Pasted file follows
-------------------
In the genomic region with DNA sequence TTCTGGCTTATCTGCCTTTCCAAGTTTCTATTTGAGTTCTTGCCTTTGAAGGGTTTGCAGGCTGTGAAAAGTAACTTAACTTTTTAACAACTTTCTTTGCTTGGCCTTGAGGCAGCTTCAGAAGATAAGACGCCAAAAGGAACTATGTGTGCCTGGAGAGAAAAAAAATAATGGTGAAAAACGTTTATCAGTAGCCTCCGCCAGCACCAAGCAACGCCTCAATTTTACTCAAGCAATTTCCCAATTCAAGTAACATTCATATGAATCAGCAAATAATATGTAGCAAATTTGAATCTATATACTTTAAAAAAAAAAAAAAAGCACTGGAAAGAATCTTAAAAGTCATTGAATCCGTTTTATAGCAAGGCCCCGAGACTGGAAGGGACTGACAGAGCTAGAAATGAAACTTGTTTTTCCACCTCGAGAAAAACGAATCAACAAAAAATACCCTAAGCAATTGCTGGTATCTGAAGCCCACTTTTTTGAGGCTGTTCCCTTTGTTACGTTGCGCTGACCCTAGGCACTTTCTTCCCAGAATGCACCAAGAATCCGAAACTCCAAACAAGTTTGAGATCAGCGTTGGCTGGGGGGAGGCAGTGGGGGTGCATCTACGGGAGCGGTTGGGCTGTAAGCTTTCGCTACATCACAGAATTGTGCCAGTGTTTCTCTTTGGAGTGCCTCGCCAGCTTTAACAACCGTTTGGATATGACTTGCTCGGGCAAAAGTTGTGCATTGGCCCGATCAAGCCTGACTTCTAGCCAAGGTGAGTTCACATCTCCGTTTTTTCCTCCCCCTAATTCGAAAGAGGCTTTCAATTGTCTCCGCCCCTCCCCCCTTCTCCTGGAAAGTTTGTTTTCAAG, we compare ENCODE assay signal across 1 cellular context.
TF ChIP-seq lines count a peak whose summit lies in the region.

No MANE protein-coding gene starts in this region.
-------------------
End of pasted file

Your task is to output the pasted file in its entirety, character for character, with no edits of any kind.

In the genomic region with DNA sequence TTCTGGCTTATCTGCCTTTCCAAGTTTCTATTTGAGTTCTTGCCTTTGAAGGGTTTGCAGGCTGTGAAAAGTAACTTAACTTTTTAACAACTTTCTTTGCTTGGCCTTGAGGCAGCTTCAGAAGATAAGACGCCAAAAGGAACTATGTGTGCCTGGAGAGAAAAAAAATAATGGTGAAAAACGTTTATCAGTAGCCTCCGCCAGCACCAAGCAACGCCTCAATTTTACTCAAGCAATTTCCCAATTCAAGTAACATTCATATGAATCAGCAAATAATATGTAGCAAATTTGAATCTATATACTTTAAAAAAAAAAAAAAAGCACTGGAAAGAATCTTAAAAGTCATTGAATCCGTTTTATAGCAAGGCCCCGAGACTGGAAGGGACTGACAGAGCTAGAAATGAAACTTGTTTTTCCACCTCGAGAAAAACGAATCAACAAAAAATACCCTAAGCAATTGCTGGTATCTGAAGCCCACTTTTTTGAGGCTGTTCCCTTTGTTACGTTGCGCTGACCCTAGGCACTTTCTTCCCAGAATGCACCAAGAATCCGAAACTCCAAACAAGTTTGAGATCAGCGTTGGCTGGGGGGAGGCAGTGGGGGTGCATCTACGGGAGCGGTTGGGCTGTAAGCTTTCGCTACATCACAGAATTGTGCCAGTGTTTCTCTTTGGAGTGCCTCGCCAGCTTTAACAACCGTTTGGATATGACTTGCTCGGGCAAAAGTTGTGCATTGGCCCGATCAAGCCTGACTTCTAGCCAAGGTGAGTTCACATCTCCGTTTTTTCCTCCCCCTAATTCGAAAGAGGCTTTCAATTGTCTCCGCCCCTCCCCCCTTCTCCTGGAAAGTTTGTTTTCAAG, we compare ENCODE assay signal across 1 cellular context.
TF ChIP-seq lines count a peak whose summit lies in the region.

No MANE protein-coding gene starts in this region.